I know of a brother who refused to pray alone with his girlfriend at the time because he viewed the act of a man and a woman praying together so intimate and special that he wanted to reserve it for marriage. Although I do not completely agree with that particular conclusion for myself (Jess and I prayed together while dating), I wholeheartedly respect the way he sought to live out his convictions regarding marriage. He knew that the intimacy he would one day be called to share with his future wife was to be different from the one he had with his girlfriend. Even as a single man, he sought to respect his future wife by putting a certain spiritual distance between himself and his girlfriend. This is a good example of how a brother sought to obey what we are all called to do, whether married or single: to respect and love our (future) spouse by being watchful of the level of intimacy and closeness that we build with those who are not our spouse.

I have a group of brothers whom I meet up with on a regular basis. I love these men, and they have been a great source of encouragement, correction, accountability, and affirmation. However, as close and comfortable as I am to them, I know that I am not called to develop a relationship with them that is more intimate or closer than my relationship with my wife. This does not mean that I make excuses not to care for my brothers and sisters in the church, but I will always seek to care for and love my wife in ways that I never could another sister or a brother. She is my one-flesh partner in life, the “bone of my bones and flesh of my flesh.” (Genesis 2:23 ESV)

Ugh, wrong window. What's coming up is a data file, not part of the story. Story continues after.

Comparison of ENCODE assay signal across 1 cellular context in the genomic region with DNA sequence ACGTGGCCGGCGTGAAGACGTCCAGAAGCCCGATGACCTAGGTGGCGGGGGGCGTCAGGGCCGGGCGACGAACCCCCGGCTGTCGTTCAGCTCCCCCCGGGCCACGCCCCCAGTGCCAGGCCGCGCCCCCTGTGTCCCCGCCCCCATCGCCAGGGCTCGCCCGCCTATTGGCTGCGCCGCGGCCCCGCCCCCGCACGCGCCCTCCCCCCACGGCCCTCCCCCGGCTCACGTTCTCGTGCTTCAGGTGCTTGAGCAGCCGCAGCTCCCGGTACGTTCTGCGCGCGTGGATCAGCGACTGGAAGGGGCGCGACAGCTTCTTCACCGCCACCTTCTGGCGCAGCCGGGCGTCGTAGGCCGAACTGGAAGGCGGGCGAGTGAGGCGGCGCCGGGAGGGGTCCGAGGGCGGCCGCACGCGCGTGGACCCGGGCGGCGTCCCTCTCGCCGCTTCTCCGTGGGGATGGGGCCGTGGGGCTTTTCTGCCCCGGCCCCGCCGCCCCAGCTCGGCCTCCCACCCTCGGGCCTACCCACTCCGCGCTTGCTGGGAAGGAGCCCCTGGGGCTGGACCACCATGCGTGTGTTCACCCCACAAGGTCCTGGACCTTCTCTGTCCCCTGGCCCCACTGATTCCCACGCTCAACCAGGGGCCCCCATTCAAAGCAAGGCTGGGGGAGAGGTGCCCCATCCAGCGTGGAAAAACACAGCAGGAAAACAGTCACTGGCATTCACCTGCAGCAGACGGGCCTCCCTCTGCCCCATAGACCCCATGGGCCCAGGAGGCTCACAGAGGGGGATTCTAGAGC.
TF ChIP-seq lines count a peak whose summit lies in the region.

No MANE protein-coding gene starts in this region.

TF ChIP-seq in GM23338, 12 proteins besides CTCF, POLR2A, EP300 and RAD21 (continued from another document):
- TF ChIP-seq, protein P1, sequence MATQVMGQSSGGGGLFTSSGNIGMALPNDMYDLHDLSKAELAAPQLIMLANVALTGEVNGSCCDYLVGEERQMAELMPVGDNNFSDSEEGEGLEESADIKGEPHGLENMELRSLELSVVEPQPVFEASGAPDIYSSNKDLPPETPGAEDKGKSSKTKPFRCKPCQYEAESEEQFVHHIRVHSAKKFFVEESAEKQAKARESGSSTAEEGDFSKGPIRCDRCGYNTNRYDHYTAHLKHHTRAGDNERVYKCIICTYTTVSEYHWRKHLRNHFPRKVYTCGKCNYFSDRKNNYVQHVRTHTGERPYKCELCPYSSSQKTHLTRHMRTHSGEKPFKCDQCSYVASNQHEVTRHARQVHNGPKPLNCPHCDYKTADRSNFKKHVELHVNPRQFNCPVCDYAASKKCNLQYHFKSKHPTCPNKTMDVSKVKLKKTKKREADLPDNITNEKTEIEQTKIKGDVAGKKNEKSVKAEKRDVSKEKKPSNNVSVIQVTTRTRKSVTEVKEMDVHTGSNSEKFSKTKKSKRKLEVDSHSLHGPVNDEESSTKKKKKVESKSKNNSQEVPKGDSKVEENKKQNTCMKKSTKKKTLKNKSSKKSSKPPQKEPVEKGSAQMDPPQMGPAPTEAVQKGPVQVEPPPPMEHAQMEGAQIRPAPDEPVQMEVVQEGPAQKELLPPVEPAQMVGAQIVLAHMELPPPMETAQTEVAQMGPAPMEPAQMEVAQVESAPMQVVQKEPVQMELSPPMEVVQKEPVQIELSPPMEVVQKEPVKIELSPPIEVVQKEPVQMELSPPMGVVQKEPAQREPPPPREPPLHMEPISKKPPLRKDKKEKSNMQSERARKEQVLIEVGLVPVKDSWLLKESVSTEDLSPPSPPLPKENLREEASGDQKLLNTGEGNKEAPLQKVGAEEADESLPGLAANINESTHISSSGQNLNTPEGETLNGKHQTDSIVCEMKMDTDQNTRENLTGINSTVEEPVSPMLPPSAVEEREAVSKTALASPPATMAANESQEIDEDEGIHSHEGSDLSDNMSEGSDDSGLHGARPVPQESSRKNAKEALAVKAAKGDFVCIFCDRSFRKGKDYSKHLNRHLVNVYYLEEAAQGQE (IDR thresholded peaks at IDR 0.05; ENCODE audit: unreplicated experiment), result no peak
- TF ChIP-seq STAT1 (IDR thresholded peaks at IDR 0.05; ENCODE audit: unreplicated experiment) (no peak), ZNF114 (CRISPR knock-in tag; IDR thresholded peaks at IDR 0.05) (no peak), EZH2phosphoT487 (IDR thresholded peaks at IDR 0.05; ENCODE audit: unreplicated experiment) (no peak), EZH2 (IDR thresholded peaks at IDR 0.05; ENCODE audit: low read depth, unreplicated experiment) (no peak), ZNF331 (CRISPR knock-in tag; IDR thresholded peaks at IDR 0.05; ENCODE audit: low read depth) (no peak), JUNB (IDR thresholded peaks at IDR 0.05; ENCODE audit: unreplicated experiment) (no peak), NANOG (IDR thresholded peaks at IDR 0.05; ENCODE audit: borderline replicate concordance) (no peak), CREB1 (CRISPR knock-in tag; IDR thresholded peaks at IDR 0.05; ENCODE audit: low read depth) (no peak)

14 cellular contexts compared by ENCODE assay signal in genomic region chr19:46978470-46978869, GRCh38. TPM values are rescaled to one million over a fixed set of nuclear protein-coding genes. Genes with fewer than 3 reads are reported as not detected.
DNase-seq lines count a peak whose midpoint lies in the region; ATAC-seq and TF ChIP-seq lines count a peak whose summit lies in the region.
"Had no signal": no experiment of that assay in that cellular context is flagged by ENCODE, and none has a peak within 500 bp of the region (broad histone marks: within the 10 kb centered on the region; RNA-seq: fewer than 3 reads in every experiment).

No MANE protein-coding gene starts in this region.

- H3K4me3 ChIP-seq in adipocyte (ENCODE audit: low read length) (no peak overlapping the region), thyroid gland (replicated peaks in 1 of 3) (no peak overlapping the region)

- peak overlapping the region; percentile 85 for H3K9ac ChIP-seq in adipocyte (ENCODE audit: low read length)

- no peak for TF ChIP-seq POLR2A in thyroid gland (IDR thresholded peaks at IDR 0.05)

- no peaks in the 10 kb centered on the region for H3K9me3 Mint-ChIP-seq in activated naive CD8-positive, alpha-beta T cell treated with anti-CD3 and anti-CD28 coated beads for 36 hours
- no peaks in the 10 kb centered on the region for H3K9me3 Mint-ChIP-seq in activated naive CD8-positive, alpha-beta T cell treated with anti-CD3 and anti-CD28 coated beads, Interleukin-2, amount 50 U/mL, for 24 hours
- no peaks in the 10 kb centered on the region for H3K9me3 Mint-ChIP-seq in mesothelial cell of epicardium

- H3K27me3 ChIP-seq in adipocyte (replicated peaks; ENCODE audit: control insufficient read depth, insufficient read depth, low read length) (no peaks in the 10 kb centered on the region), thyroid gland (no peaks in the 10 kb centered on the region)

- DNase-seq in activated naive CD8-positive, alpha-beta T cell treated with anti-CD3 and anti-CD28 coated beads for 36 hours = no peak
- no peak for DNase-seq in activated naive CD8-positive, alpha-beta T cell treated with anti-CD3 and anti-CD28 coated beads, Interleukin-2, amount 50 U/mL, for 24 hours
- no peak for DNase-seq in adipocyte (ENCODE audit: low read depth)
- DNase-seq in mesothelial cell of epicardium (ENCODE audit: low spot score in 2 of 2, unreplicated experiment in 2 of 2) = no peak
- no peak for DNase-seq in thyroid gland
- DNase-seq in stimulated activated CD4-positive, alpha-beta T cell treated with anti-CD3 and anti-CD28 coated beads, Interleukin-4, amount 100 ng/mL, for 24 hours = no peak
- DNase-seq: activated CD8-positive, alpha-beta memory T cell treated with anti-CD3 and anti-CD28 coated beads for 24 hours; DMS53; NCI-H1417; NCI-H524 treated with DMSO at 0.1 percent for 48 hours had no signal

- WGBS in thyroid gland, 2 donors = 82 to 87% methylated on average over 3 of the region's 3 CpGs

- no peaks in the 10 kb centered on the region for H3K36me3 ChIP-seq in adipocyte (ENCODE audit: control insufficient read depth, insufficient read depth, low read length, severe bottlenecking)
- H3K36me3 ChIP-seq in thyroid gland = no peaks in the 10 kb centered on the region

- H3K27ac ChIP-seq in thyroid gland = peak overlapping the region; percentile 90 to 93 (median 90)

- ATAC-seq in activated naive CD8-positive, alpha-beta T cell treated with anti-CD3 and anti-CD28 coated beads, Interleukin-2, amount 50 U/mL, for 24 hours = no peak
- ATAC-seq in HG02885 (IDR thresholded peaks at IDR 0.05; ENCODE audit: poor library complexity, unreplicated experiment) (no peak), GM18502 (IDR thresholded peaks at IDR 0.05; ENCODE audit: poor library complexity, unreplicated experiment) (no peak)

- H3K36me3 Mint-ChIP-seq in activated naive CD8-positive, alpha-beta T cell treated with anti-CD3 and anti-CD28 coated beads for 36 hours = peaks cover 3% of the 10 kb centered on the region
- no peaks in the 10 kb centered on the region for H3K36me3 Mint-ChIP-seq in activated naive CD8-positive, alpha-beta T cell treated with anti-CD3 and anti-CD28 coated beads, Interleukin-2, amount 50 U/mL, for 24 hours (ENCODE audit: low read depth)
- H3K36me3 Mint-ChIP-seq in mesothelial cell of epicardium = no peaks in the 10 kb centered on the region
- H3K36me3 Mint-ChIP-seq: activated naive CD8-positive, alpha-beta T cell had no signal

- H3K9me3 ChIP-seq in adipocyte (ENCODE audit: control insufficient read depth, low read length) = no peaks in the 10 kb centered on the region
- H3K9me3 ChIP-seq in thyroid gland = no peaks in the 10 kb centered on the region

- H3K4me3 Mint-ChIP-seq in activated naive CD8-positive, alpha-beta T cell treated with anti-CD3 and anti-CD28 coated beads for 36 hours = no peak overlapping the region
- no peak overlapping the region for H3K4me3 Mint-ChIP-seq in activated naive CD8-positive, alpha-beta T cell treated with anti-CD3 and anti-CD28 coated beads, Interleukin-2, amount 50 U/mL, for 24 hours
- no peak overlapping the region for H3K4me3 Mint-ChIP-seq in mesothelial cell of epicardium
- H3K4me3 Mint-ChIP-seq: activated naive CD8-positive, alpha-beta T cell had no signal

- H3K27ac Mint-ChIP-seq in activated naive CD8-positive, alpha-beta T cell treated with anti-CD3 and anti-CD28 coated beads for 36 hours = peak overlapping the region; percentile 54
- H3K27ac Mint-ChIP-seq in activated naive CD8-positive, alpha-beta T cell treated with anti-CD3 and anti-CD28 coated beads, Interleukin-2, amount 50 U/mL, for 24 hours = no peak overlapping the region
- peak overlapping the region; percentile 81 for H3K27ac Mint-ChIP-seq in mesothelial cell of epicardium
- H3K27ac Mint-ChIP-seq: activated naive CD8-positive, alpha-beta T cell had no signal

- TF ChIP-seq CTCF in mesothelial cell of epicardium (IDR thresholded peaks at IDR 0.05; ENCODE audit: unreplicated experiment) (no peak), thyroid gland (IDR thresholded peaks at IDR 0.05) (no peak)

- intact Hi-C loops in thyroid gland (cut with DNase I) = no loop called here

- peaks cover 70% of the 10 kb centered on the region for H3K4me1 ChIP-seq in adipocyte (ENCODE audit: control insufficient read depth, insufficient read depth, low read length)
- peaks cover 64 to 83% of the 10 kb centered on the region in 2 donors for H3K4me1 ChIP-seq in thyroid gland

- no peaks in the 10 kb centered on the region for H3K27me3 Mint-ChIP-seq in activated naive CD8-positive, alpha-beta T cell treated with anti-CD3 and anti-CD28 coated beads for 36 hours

Suffering for Christ

“Therefore do not be ashamed of the testimony about our Lord, nor of me his prisoner, but share in suffering for the gospel by the power of God, who saved us and called us to a holy calling, not because of our works but because of his own purpose and grace, which he gave us in Christ Jesus before the ages began, and which now has been manifested through the appearing of our Savior Christ Jesus, who abolished death and brought life and immortality to light through the gospel, for which I was appointed a preacher and apostle and teacher, which is why I suffer as I do. But I am not ashamed, for I know whom I have believed, and I am convinced that he is able to guard until that Day what has been entrusted to me.”

(2 Timothy 1:8-12 ESV)

This was the passage that I recently had the privilege of preaching on for RGC’s LEAD ministry for the men in the church. I thought it would be good to summarize some of the key points from the sermon and share them with the rest of the church.